All refineries in the USA, or at least the lower 48 States, use the same recipes to refine two grades of gasoline.

95% of it goes into common carrier pipelines, along with various other chemicals refined from crude oil.

The other 5% goes into company owned pipelines, ie from a Chevron refinery into a Chevron pipeline, mixed with Chevron's additives in Chevron trucks and delivered to Chevron stations.

But most of the country, even at Chevron stations, you have no idea which company actually refined the base gasoline.

The additives are either delivered to the pipeline termini by trucks or railroad tanker, or in large markets it goes down the pipeline.

The additive mixing is a crude and simple as can be. It's simply pumped into the tanker trucks separately from the gasoline and relies on the mixing while filling and sloshing from the truck movement to stir together. That's where the variability in ethanol content can happen, if the guy running the pumps filling the tanker truck screws up.

Pipelines used to use moving plugs called pigs to keep products separate. Pigs were expensive, limited how the lines could be bent and required line downtime as they had to be removed at the terminal then sent back to the start by truck or train.

It was discovered that very little intermixing between products happens without the pigs, even over a couple thousand miles.

A combination of timing, measuring and chemical sensors determine when to start and stop drawing out the pure products. What does mix is called transmix.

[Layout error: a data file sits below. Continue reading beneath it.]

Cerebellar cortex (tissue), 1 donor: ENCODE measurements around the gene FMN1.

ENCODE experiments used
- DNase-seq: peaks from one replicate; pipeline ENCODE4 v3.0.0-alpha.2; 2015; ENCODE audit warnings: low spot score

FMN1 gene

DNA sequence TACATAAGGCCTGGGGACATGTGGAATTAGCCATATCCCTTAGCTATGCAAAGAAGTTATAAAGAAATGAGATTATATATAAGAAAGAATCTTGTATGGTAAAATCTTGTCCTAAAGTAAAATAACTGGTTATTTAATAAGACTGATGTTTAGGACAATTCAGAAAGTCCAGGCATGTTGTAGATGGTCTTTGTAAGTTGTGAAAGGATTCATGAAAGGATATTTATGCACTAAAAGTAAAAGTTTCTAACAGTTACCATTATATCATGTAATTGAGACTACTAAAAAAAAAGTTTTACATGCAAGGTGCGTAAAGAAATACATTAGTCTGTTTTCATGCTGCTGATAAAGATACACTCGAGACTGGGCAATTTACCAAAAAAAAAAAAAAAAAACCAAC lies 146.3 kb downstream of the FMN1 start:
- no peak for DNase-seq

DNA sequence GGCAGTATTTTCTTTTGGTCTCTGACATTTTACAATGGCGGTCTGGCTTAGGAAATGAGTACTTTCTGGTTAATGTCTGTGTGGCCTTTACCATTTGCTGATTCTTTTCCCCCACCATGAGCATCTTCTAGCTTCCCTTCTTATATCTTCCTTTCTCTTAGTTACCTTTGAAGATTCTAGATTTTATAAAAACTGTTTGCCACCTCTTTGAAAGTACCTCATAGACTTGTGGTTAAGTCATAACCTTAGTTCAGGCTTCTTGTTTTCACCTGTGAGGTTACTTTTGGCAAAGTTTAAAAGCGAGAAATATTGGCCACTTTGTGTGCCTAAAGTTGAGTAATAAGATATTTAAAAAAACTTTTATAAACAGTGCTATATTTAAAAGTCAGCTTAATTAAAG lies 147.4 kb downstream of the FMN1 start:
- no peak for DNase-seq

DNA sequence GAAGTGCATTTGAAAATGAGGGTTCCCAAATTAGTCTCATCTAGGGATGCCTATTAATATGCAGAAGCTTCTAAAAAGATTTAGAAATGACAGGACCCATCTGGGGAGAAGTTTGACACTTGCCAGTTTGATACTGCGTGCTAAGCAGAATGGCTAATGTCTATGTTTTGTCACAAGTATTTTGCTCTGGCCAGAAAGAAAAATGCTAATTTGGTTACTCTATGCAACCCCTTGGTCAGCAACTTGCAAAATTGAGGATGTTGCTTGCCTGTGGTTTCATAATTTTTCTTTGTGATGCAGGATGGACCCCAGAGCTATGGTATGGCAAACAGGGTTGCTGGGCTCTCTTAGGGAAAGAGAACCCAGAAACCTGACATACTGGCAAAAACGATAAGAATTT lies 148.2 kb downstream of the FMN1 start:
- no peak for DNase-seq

Transmix is either sent back to the refineries or sold to power plants with turbines that can burn just about any flammable liquid.

So gasoline is partially recycled, greener than you thought, eh?
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Old 11-07-2012, 07:07 AM   #29 (permalink)
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Google Earth has a set of map "pointers" that show where most refineries are located. Or did at one time.
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Old 11-07-2012, 10:04 PM   #30 (permalink)
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When I drive with my 50cc (aka 63cc) scooter, the difference is more obvious!
My BP gas station gives much better fuel, I get better performance out of it than the other gas stations.
I always fill up my 50/63cc scoot with BP premium. It's much better than shell, and especially the crapanol that chevron and citgo provide!